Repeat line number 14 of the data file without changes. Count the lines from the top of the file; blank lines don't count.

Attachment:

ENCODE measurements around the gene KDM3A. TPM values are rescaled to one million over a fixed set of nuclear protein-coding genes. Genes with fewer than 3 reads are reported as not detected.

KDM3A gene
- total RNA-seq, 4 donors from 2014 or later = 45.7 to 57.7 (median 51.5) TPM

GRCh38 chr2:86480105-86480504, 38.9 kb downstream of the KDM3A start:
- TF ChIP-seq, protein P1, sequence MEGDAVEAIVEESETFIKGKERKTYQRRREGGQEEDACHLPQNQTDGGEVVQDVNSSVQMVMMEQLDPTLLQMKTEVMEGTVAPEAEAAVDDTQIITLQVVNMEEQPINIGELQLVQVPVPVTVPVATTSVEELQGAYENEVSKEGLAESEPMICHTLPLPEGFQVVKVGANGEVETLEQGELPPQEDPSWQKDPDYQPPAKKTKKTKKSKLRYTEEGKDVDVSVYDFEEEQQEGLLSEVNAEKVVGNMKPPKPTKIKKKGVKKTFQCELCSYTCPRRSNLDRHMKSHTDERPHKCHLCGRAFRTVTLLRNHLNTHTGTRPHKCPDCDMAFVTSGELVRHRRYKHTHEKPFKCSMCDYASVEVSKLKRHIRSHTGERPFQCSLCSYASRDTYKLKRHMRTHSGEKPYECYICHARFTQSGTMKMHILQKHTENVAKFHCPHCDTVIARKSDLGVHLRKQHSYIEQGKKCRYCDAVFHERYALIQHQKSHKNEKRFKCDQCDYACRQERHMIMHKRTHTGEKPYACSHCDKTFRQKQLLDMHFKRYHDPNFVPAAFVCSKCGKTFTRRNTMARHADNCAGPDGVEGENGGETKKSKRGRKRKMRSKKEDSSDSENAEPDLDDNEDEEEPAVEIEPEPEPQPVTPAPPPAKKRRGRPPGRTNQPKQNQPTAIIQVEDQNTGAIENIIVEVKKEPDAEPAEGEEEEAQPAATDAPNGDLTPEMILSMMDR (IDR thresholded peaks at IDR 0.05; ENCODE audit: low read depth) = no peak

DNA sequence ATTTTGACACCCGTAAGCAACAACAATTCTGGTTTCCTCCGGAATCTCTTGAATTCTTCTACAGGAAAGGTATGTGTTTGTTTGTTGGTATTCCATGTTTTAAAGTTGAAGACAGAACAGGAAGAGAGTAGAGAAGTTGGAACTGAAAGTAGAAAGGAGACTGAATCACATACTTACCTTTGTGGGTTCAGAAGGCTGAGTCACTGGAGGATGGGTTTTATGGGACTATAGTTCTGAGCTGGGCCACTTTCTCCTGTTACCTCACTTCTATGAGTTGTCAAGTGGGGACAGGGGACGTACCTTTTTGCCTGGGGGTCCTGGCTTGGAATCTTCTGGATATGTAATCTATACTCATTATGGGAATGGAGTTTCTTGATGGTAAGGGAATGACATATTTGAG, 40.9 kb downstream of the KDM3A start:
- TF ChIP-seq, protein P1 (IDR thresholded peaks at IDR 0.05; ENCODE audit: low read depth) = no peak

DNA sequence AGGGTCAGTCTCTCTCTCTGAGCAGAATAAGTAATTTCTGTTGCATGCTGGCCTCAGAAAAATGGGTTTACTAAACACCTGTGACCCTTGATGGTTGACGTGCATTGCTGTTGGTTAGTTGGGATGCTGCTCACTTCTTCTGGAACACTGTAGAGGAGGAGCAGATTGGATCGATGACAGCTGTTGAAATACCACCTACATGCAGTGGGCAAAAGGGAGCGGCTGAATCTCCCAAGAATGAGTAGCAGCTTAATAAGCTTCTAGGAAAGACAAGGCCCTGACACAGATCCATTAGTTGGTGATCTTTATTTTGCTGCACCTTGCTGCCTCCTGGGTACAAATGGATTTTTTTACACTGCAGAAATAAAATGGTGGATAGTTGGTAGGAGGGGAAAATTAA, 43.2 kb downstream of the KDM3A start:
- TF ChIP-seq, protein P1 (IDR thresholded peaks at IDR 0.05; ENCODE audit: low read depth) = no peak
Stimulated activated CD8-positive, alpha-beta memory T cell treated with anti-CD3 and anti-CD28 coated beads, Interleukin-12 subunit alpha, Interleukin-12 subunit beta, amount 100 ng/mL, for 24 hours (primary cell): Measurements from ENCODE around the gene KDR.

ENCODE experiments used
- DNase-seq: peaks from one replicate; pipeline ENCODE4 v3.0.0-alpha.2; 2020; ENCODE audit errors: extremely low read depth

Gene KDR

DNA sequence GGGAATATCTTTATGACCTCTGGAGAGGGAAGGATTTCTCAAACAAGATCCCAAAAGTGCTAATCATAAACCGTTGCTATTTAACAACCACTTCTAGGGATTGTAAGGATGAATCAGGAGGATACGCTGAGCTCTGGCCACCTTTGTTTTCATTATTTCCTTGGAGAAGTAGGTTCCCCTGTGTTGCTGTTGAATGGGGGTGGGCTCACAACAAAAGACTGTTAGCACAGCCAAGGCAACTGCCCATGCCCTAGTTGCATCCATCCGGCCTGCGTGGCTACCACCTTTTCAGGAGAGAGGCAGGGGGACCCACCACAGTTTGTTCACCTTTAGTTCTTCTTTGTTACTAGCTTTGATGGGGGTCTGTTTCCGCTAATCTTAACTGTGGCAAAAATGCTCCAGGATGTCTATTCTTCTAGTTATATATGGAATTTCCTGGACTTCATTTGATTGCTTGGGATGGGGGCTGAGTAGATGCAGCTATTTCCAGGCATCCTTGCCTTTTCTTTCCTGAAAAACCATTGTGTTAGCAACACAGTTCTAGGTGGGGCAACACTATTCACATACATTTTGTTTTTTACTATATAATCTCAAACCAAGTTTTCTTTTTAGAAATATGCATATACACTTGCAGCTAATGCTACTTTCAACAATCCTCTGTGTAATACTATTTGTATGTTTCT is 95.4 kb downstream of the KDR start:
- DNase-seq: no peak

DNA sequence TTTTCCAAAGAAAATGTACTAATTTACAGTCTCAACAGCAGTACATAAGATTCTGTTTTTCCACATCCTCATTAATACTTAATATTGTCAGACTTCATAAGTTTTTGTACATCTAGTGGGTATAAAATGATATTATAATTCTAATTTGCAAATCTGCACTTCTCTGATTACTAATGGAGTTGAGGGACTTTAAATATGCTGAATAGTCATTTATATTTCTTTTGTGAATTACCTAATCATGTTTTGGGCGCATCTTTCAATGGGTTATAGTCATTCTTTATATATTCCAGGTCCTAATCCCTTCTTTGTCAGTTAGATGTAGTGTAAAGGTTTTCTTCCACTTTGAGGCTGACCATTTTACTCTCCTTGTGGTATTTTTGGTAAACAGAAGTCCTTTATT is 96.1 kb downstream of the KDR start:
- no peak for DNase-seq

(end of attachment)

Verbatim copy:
DNA sequence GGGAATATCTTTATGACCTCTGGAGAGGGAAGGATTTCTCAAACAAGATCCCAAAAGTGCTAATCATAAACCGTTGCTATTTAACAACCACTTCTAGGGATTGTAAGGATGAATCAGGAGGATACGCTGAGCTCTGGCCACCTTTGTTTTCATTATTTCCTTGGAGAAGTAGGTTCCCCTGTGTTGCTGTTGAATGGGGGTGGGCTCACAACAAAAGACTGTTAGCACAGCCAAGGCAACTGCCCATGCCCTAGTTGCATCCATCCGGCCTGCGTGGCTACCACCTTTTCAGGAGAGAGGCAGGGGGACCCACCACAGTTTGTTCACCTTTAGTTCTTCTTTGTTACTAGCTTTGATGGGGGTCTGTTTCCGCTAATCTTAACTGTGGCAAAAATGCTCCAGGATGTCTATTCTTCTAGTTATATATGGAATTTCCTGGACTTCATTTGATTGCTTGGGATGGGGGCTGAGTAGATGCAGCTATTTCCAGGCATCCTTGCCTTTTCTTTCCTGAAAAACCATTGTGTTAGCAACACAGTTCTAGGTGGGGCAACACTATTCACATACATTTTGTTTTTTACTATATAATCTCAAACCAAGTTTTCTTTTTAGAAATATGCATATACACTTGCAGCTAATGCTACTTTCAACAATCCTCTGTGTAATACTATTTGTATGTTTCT is 95.4 kb downstream of the KDR start: